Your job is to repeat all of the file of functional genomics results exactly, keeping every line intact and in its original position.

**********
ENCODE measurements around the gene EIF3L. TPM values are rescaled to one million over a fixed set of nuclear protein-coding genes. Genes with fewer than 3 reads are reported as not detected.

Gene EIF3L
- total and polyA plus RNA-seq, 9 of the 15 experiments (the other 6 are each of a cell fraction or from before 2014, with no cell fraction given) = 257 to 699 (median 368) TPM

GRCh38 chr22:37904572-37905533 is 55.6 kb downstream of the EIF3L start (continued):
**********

ENCODE measurements around the gene EIF3L. TPM values are rescaled to one million over a fixed set of nuclear protein-coding genes. Genes with fewer than 3 reads are reported as not detected.

Gene EIF3L
- total and polyA plus RNA-seq, 9 of the 15 experiments (the other 6 are each of a cell fraction or from before 2014, with no cell fraction given) = 257 to 699 (median 368) TPM

GRCh38 chr22:37904572-37905533 is 55.6 kb downstream of the EIF3L start (continued):